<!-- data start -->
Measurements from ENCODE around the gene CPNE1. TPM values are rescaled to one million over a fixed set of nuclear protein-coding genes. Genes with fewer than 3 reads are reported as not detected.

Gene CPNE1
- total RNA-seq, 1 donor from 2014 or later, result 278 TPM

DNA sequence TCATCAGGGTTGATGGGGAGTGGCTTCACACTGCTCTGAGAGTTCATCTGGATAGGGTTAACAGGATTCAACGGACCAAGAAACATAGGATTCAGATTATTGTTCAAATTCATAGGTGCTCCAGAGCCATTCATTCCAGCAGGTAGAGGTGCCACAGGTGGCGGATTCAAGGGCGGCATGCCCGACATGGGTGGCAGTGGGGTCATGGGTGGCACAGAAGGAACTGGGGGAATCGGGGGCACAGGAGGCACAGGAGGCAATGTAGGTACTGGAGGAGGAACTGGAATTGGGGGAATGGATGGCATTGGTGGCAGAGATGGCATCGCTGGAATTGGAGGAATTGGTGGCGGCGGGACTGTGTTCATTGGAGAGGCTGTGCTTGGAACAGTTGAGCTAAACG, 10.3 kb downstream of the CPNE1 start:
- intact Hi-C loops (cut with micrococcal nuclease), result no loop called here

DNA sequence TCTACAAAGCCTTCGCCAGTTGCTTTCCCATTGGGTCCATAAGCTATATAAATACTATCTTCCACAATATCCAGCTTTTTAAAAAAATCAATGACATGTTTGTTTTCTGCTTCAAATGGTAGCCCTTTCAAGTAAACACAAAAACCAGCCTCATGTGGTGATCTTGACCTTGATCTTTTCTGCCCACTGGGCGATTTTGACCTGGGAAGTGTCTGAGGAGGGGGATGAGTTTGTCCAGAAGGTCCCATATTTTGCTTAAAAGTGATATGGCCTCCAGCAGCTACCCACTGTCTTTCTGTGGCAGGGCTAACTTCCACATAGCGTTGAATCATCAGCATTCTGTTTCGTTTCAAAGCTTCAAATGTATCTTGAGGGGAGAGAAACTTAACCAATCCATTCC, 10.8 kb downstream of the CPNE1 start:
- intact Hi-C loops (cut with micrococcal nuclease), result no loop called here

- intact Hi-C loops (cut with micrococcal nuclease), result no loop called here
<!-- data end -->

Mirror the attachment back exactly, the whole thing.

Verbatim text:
Measurements from ENCODE around the gene CPNE1. TPM values are rescaled to one million over a fixed set of nuclear protein-coding genes. Genes with fewer than 3 reads are reported as not detected.

Gene CPNE1
- total RNA-seq, 1 donor from 2014 or later, result 278 TPM

DNA sequence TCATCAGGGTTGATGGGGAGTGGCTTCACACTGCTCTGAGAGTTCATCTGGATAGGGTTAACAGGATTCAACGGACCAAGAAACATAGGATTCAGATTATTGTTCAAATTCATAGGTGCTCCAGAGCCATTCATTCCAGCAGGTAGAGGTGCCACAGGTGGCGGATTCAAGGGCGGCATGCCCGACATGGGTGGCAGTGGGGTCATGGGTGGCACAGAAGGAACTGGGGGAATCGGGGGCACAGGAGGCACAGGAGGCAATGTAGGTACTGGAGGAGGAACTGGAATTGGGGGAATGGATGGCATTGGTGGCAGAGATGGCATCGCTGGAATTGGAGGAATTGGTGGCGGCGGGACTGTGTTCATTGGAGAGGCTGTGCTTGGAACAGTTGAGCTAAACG, 10.3 kb downstream of the CPNE1 start:
- intact Hi-C loops (cut with micrococcal nuclease), result no loop called here

DNA sequence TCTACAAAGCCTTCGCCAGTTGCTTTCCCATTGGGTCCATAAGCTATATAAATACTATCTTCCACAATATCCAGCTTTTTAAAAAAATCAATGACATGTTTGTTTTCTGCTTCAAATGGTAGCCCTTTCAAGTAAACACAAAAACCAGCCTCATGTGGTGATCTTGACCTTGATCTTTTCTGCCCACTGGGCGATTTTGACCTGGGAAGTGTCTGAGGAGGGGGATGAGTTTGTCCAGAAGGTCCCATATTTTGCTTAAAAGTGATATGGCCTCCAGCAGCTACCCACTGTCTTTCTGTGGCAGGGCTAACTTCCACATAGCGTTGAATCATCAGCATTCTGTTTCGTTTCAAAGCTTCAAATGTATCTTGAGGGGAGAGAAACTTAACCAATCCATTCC, 10.8 kb downstream of the CPNE1 start:
- intact Hi-C loops (cut with micrococcal nuclease), result no loop called here

- intact Hi-C loops (cut with micrococcal nuclease), result no loop called here